Six ways VCSE leaders are adapting to Covid-19
Between a rock and a hard place
Briefing 9 on the challenges faced by VCSE leaders during the Covid-19 crisis
This ninth briefing shares the experiences of 36 leaders participating in online peer support sessions between 14th and 31st July, and our reflections on the questions and opportunities for funders that they raise.
It’s time to move on from short-term funding. The idea of linear progression in funding from emergency to recovery and then to renewal is becoming unhelpful as restrictions are tightened in virus hot spots, a difficult winter is predicted, and medical solutions to Covid-19 have not yet been found. However, both funders and VCSE organisations desperately need to move on from the demands of applying for and distributing six-month grants. The challenge now is to move back to more conventional cycles of one, three and even five-year funding, without losing the urgency and lightness of touch that has characterised the immediate response by so many. For the foreseeable future, all funders are emergency funders.
Three things are at the forefront of VCSE leaders’ minds:
- Staff and personal welfare: ‘Our clients are really suffering at the moment, which means staff are hearing difficult stories and clients are becoming harder to help – they are starting to take their frustrations out on our staff more, which is very hard’.
- Navigating the easing of lockdown: ‘Like many others, we’ve come out of the crisis phase and we’ve survived it. But planning for increasing capacity with physical distancing, infection prevention and having control measures in place is going to make our services very, very limited’.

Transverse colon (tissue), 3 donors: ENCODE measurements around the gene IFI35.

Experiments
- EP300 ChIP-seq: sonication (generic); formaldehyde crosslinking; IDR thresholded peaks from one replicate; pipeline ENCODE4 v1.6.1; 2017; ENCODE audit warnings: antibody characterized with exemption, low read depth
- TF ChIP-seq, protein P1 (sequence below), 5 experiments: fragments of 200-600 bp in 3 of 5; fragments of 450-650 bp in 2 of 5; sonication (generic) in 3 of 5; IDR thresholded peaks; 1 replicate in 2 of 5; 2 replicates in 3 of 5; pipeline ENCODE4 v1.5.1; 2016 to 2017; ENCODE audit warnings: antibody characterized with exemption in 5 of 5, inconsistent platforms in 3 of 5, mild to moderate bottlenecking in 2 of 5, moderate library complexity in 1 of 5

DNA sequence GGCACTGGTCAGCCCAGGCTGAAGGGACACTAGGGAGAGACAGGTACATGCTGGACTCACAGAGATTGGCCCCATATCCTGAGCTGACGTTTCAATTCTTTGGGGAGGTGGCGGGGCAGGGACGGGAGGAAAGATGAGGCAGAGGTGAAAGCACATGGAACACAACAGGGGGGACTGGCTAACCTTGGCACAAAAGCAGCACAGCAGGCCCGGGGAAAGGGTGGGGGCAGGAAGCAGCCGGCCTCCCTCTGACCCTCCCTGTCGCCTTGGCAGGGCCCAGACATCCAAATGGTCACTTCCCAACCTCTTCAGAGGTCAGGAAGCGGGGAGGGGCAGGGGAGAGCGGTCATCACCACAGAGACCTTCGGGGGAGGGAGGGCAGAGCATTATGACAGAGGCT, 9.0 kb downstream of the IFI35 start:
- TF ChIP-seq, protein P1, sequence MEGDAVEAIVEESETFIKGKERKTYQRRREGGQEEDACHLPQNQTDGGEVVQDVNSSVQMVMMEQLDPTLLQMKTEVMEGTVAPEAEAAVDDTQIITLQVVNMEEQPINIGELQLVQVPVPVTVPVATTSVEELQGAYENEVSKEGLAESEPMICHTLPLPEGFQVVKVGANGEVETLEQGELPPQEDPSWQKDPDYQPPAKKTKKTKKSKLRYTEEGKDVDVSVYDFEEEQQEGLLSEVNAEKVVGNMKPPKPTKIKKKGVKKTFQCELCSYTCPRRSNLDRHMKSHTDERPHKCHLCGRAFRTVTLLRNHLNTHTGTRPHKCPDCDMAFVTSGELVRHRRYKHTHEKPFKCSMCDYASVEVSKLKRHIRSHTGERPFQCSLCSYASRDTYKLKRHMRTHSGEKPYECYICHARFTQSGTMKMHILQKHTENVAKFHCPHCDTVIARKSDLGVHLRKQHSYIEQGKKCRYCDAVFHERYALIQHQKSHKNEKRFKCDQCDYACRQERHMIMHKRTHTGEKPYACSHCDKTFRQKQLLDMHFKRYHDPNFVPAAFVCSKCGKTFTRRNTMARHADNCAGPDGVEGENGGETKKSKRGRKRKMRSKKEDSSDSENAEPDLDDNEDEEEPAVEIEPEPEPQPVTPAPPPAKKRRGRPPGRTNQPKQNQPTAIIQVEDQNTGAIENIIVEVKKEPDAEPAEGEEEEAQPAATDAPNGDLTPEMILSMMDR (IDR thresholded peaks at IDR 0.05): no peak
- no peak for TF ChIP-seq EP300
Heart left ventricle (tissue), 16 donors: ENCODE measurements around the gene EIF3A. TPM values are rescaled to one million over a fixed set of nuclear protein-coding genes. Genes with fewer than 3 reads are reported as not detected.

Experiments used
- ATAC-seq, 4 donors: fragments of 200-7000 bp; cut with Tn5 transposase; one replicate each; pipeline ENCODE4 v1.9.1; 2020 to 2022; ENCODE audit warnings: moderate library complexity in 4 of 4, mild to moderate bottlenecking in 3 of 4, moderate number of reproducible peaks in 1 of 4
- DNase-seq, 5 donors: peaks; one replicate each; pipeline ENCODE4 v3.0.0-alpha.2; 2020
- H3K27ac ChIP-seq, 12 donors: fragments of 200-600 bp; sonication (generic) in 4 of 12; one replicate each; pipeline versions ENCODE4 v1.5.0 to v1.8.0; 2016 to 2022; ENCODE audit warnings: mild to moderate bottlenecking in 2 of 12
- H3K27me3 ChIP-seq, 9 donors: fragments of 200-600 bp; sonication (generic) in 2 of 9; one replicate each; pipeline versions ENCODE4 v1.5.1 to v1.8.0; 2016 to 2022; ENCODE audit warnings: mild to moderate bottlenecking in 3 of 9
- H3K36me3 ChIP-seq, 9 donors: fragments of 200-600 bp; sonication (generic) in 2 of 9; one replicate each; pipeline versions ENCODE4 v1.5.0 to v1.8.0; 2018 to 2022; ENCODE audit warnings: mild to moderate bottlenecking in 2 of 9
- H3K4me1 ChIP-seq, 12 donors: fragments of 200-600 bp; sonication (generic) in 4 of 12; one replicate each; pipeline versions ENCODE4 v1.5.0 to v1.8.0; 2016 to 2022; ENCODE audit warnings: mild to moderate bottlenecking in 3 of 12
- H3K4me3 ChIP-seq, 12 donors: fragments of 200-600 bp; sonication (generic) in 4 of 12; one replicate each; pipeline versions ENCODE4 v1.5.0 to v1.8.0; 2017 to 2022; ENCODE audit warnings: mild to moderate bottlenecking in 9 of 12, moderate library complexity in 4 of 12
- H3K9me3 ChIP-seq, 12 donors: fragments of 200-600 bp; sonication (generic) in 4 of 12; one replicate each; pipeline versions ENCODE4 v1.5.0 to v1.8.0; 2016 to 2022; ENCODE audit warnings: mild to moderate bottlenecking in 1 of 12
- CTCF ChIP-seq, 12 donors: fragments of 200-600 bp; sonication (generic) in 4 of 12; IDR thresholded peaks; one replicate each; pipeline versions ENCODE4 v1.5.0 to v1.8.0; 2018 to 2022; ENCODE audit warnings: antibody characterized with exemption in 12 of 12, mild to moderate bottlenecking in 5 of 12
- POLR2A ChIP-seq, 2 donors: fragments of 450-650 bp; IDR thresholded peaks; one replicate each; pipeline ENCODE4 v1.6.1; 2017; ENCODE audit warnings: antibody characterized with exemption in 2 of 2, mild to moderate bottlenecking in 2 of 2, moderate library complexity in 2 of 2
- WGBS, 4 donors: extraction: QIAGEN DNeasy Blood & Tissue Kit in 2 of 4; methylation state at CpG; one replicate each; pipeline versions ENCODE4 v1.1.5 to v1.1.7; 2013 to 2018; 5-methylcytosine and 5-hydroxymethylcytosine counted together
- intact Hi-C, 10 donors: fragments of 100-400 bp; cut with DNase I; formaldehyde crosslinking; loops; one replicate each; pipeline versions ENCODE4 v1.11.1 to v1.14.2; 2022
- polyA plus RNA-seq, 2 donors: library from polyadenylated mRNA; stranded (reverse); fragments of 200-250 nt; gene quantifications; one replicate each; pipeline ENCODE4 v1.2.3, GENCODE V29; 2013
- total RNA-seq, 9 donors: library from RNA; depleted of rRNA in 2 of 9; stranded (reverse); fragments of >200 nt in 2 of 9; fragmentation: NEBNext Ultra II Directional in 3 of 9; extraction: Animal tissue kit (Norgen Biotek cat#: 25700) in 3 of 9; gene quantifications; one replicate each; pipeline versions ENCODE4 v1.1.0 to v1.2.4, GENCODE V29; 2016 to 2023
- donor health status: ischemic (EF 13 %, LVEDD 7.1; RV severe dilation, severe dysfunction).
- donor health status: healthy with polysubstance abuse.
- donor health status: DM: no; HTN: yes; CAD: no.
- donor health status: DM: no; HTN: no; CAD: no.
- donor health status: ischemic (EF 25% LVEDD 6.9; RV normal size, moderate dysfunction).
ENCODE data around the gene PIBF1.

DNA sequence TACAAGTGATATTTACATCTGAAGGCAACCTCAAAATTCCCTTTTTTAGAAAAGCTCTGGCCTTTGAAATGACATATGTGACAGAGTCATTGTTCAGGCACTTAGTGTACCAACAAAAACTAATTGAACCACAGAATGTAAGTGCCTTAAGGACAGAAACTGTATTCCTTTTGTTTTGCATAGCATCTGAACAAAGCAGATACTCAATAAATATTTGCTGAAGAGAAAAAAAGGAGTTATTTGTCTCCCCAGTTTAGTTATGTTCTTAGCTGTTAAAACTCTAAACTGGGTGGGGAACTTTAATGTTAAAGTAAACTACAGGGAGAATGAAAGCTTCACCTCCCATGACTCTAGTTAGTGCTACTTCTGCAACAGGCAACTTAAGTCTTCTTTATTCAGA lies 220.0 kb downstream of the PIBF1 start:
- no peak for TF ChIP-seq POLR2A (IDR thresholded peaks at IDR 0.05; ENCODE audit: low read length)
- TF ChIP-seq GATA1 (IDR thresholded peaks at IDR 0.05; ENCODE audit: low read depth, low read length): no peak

- Long-term strategy: ‘The support that clients will need in six months will not be what they normally need. We are having to rethink our strategy for the long term’.
VCSE leaders need:
- Access to peer support: ‘I am able to share things that I can’t share with my Chair or staff’.
- Supportive funding structures: ‘Trust us. We will do right by our communities/service users and your money’.
- Collaboration and cross-sector engagement: This is a unique and key opportunity to bring organisations across sectors together to develop a multi-agency plan’.
As well as moving on from short-term funding, we’re calling for funders to develop and prioritise:
- Trust – select organisations whose values and ambitions align with your own and then back their knowledge, experience and skills.
- Flexible funding – trust is best expressed through genuinely unrestricted funding, which grantees can use as they see fit in response to changing circumstances.
- Support – respect organisations’ own analysis of their needs and circumstances. Fund them to create the capacity to engage with and use support; and give them the freedom to decline it, if the timing or focus isn’t right for them.
Read the full series of briefings here.
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